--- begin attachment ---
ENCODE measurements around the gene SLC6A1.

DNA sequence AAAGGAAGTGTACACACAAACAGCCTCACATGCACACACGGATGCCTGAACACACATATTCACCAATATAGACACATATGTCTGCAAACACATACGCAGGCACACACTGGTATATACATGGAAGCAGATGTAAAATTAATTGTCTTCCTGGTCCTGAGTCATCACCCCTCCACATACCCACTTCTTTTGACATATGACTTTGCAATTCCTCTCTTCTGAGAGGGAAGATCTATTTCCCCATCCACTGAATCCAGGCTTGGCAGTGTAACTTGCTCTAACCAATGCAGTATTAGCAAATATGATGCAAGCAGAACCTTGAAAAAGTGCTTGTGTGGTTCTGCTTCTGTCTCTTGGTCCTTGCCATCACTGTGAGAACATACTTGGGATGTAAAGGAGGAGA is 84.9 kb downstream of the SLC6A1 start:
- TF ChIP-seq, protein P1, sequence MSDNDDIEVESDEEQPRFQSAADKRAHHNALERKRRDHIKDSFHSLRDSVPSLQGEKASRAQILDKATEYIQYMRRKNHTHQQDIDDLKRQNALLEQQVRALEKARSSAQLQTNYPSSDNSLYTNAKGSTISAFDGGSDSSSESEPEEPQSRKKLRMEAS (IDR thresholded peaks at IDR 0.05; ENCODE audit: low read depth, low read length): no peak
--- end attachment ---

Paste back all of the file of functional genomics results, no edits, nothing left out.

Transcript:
ENCODE measurements around the gene SLC6A1.

DNA sequence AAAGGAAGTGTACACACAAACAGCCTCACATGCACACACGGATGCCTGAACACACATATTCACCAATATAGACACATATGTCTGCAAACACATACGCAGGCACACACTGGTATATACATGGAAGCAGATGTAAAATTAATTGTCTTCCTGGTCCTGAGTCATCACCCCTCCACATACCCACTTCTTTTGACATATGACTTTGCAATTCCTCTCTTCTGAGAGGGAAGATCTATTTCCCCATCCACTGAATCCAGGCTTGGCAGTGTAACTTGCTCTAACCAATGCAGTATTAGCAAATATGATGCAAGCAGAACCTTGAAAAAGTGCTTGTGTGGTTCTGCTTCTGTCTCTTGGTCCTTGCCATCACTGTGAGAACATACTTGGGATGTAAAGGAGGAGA is 84.9 kb downstream of the SLC6A1 start:
- TF ChIP-seq, protein P1, sequence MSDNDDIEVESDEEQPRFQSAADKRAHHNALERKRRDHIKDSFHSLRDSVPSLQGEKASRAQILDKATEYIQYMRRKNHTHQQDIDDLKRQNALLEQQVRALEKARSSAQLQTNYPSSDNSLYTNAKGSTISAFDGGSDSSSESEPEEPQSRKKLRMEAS (IDR thresholded peaks at IDR 0.05; ENCODE audit: low read depth, low read length): no peak